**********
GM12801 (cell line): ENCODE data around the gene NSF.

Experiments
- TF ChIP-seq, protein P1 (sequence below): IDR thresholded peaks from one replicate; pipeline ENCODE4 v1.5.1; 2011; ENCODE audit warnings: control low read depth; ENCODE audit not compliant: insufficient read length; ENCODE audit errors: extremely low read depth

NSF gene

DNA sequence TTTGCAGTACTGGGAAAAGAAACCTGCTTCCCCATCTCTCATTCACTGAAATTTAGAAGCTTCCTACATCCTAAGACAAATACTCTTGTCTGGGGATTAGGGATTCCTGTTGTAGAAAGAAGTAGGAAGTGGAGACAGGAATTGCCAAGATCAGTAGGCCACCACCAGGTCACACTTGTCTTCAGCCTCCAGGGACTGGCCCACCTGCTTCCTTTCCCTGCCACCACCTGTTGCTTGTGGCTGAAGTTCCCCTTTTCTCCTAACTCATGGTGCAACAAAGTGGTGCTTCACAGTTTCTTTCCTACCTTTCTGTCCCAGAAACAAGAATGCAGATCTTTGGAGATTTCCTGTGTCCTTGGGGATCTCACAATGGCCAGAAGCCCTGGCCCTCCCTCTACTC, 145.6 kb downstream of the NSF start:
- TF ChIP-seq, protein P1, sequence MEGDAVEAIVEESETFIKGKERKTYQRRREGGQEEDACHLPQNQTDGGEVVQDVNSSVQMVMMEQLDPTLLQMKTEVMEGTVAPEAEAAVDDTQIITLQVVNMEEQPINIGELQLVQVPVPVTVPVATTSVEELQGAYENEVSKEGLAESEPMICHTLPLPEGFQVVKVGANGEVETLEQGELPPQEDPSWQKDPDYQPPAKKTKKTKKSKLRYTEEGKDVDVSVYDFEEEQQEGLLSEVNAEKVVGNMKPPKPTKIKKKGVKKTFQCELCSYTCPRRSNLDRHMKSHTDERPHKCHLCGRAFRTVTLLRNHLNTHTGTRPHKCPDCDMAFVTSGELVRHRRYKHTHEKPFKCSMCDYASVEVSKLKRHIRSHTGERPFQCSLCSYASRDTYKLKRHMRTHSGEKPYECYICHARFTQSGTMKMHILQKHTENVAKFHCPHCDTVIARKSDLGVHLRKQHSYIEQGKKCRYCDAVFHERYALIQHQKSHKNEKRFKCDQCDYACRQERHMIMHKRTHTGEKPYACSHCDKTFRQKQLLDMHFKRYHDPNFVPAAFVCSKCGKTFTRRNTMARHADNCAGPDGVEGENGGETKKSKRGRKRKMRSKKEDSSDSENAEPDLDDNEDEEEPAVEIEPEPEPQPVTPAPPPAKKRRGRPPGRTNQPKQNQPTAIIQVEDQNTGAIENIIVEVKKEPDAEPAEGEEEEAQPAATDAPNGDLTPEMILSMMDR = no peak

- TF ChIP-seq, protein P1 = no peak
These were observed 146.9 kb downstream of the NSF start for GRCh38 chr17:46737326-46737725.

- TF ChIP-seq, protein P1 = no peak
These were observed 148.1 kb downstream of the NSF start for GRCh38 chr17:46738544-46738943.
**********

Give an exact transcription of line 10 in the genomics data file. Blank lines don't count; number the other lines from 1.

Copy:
These were observed 148.1 kb downstream of the NSF start for GRCh38 chr17:46738544-46738943.